I quote films daily, a trait I learned form my parents and something I do so often that it has become a basic part of my vocabulary (“Lights, lights would be good here” from Pretty Woman, ‘Charlie Babbage made a joke” from Rain Man, “There will be hearts breaking all over the world tonight” form Top Gun, among others), but until Night at the Museum 2 I never picked up the accent or speech patterns of a character.
The film follows Larry Daley, ex night guard of the Natural History Museum in New York as he travels to the Smithsonian Museum to rescue his friends. However, his friends are museum exhibits who come to life every night due to the powers of a magic ancient Egyptian tablet which has also brought to life the all the exhibits in the rest of the museum (Oh dear!). His friends are being held hostage by Kahmunrah who wants to use the tablet to take over the world. Shenanigans including Amelia Earhart, Abe Lincoln and Napoleon Bonaparte ensue leading to a brilliant, if ridiculous, romp around the Smithsonian and a lot of made up words from Earhart.
It is not Amelia Earhart, though, who has become a part of my life but Kahmunrah, played by Hank Azaria (who was also Phoebe’s boyfriend David in friends, crazily.) His lisping, childish, wannabe Pharaoh has pervaded my every day life and now I can’t say “I don’t think so” without putting emphasis on the I. Just watch the clip and tell me Kahmunrah is not the best damn thing you have ever seen.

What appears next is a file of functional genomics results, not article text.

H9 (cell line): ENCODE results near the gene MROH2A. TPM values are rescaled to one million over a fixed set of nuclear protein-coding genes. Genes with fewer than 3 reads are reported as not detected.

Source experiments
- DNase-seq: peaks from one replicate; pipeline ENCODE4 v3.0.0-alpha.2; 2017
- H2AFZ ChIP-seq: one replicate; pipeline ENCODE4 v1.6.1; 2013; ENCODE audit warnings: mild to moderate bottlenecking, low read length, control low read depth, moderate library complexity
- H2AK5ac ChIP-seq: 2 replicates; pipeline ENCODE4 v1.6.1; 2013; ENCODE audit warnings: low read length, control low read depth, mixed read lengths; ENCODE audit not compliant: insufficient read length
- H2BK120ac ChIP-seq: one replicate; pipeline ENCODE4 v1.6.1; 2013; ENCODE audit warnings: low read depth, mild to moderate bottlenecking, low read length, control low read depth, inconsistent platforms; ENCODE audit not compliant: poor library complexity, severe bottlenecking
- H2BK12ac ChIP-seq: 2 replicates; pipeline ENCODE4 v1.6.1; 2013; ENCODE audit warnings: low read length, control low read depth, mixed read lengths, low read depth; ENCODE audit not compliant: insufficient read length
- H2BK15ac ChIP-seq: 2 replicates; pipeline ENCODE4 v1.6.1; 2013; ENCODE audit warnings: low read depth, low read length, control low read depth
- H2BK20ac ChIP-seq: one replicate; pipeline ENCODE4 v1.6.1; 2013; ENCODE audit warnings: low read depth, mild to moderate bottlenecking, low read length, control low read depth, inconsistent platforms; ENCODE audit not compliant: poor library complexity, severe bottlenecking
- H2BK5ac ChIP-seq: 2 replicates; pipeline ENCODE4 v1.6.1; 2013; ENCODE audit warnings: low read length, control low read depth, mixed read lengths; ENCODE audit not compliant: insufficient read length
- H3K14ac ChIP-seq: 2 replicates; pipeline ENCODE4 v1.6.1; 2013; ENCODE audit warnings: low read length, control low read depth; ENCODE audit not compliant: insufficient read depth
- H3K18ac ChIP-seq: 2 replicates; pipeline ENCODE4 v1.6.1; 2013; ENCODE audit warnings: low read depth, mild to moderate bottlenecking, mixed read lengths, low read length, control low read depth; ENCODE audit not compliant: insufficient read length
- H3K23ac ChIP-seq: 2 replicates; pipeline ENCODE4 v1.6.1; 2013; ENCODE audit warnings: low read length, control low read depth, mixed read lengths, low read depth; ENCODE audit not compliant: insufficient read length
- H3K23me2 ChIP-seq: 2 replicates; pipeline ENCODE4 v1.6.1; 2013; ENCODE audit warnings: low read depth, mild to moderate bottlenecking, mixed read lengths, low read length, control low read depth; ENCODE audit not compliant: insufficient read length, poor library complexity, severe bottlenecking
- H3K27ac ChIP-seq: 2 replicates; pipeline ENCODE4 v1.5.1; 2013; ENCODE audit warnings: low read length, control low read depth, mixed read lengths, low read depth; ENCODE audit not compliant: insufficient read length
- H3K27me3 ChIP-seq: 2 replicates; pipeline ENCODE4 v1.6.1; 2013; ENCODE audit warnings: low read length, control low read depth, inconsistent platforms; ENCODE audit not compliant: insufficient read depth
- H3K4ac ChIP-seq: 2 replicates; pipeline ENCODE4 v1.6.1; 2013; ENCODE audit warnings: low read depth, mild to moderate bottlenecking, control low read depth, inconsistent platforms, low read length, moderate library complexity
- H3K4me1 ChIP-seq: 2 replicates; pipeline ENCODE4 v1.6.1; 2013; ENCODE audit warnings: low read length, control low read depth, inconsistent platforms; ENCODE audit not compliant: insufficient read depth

I’m sorry I’m not more sorry about this. I really am. But I do a mean Kahmunrah impression, lisp and all.
It is a rare occurrence that a sequel is better than the original film, but this is one of those special few. While the original had to establish the characters and the magic tablet’s rules, this film could just run with it. The whole of history becomes a playground as Larry and Amelia race through the museum, jumping in and out of paintings and flying the Wright Flyer (yes, it does still work, no I have no idea how anyone will explain how it got to where it ends the film.) The writers clearly had fun here, playing with the traits of well known figures. Napoleon has height issues (who knew?), Ivan the Terrible is apparently Ivan the Awesome (it got translated wrong) and The Thinker is not so deep a thinker at all (but look at his muscles!)
It is a film that knows its place. Not attempting to be intricate or crafty, there is pretty much a maximum of two plots going on at the same time, but in doing that it hits exactly the right mark. Never too long between laughs, it even has the Jonas Brothers in it (I know, their time came and went pretty quickly…) It is a film that I just keep on coming back to and it never disappoints.
If nothing else, it taught me Pi to eight decimal places.
All images link to sources.